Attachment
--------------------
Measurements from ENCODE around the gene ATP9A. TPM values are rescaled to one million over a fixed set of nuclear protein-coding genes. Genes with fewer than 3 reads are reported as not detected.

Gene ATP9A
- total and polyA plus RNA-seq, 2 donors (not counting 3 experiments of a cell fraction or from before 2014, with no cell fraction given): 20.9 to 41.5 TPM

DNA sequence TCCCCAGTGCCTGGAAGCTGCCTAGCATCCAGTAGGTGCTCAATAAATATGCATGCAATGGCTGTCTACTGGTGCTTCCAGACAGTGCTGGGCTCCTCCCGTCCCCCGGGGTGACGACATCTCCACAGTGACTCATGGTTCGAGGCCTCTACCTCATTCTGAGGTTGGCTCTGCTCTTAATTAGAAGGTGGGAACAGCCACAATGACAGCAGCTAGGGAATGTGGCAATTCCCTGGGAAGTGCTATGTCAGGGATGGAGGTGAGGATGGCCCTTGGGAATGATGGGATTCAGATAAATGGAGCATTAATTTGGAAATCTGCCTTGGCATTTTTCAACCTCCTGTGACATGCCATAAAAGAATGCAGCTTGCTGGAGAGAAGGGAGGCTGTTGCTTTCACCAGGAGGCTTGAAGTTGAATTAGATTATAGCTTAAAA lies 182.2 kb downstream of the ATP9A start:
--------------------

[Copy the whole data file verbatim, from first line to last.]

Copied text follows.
Measurements from ENCODE around the gene ATP9A. TPM values are rescaled to one million over a fixed set of nuclear protein-coding genes. Genes with fewer than 3 reads are reported as not detected.

Gene ATP9A
- total and polyA plus RNA-seq, 2 donors (not counting 3 experiments of a cell fraction or from before 2014, with no cell fraction given): 20.9 to 41.5 TPM

DNA sequence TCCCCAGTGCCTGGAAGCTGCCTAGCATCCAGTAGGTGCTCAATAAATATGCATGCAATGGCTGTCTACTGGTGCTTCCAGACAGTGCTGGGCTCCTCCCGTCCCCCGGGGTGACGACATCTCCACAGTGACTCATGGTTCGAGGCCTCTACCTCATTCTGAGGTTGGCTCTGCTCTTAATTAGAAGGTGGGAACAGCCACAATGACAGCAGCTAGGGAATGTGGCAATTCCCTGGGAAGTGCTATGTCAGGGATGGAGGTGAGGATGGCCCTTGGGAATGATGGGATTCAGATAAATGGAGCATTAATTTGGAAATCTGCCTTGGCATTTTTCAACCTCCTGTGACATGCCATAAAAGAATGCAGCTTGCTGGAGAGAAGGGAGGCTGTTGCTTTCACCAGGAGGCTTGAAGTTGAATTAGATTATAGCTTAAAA lies 182.2 kb downstream of the ATP9A start: